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Clinical Trial Update

New Clinical Study Shows Promise for Dietary Management of Hyperoxaluria

Results from Captozyme, Inc.’s post-market study of an innovative enzyme to support kidney health have been accepted for poster presentation on May 4 at the American Urological Association (AUA) Annual Meeting in Chicago.

About 94% of study participants experienced significant reduction in urinary oxalate. (30% reduction (p

Innovative enzyme was effective in 94% of study subjects

Compliance with physician’s recommendations is imperative, but following dietary recommendations can be challenging. [A] product that can help with compliance will offer value to everyone involved.”

— Helena Cowley, CEO, Captozyme Inc.

GAINESVILLE, FL, UNITED STATES, May 8, 2019 / -- A new enzyme-based product may provide much-needed support for managing hyperoxaluria through a low-oxalate diet as part of the dietary management of calcium-oxalate kidney stones, according to clinical trial results presented at the American Urology Association (AUA)’s 2019 National Meeting last week. 

Ox-1, Captozyme’s proprietary oxalate decarboxylase enzyme — marketed as Nephure™ and distributed through their subsidiary, Entring LLC — significantly decreased urinary oxalate in 94% of participants, as demonstrated by the prospective, double-blind, randomized, placebo-controlled, cross-over study of 33 healthy volunteers. Within-subject mean difference in 24-hour urinary oxalate was 12.6 mg or 30% (p<0.0001) when comparing treatment vs. baseline on a high-oxalate diet.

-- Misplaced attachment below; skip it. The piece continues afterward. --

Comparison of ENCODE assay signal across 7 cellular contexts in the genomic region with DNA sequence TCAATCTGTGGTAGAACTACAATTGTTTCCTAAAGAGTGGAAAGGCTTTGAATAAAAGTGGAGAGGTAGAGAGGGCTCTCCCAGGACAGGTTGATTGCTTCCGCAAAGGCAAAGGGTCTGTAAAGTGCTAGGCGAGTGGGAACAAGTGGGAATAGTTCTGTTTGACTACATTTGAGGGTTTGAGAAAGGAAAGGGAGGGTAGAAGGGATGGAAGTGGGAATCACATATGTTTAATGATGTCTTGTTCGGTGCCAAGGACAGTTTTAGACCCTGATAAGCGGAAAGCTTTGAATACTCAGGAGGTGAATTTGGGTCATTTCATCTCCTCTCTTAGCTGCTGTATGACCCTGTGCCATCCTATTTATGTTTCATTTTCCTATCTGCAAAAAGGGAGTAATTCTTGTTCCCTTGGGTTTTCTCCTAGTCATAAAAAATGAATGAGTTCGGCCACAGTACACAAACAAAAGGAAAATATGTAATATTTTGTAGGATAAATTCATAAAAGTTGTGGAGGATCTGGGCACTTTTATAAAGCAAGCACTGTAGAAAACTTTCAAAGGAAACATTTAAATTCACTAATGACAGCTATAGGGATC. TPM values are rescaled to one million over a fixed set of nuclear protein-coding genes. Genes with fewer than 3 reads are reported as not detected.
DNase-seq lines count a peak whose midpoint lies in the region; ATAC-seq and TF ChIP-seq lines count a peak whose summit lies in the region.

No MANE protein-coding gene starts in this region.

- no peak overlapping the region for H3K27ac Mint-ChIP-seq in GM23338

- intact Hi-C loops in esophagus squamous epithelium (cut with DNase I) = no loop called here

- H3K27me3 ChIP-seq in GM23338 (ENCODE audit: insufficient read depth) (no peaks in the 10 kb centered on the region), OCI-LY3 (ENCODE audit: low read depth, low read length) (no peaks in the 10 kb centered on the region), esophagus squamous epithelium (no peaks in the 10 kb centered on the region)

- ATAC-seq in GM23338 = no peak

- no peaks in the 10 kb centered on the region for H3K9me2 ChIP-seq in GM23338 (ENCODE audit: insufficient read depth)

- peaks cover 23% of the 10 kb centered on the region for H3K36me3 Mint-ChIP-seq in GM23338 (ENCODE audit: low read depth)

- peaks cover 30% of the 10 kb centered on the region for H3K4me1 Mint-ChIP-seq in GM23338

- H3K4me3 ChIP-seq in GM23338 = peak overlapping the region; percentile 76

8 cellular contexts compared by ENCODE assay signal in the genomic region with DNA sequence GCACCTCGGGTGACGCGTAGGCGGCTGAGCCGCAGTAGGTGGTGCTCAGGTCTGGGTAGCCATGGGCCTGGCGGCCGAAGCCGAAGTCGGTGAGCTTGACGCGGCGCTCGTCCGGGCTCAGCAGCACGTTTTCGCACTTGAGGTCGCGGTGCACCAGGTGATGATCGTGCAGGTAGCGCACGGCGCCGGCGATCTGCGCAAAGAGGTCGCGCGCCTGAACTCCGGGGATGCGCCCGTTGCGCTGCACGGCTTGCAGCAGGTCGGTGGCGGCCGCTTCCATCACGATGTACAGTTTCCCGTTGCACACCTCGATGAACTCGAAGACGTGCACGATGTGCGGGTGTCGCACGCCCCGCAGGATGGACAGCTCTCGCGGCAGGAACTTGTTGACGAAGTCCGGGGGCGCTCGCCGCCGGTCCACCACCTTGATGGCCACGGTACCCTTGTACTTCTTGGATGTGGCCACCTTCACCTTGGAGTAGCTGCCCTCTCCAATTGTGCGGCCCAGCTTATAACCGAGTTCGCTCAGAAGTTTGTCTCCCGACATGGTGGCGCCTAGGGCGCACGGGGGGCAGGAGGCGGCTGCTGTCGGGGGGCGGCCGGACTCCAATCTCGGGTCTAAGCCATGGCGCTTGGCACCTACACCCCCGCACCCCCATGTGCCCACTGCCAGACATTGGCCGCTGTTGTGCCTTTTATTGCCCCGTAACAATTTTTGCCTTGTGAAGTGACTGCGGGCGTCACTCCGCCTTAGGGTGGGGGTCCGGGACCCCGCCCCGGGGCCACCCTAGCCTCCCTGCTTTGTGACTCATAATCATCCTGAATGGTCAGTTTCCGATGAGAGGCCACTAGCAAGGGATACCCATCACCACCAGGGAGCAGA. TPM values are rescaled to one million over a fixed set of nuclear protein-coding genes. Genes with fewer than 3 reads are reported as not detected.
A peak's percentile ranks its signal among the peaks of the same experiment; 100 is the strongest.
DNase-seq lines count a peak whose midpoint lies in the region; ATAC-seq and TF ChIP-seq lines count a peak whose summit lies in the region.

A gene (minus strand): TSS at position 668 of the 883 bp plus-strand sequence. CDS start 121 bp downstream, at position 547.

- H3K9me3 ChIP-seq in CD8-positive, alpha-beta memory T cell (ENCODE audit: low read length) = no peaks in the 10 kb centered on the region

“Compliance with physician’s recommendations is imperative, but following dietary recommendations can be challenging for many individuals. A product that can help with compliance will offer value to everyone involved. We are delighted to share these results with the medical community, confirming the efficacy and potency of our oxalate-reducing enzyme to reduce urinary oxalate,” Helena Cowley, Chief Executive Officer of Captozyme Inc., said. 

The clinical study, sponsored by Captozyme Inc., began in August 2018. Following screening and baseline evaluations, all study subjects were placed on a two-day high-oxalate diet lead-in that resulted in an elevation of urinary oxalate to approximately 43mg/24 hours. Subjects were then randomized to one of two cross-over treatment sequences (Nephure™ to placebo or placebo to Nephure™) while maintaining the controlled high-oxalate, low-calcium meal plan consisting of standard Western meals with added spinach and rhubarb to provide additional levels of oxalate intake. Study subjects ate between 750 to 800 mg of oxalate and 500 to 550 mg of calcium per day and took Nephure™ or placebo three times per day for two days. At the end of the first treatment period, subjects experienced a two-day wash-out, after which they crossed over and were administered the alternate treatment.

Eight 24-hour urine collections were performed during the entirety of the study. Apart from the reduction of urinary oxalate, researchers found no other significant differences in any of the urinary parameters measured in the study, including calcium, magnesium, citrate, uric acid and creatinine. 

“We attribute the high potency and significant reduction — despite a low dose of enzyme — to the high affinity our enzyme has to oxalate, as well as its sustained activity in the low pH of the stomach. We are excited to continue our clinical development program and further evaluate the potential of this enzyme at higher dose levels,” Helena Cowley remarked.

The clinical study will be published later this year. For more information about the clinical study or to download a summary, visit

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Jane Doe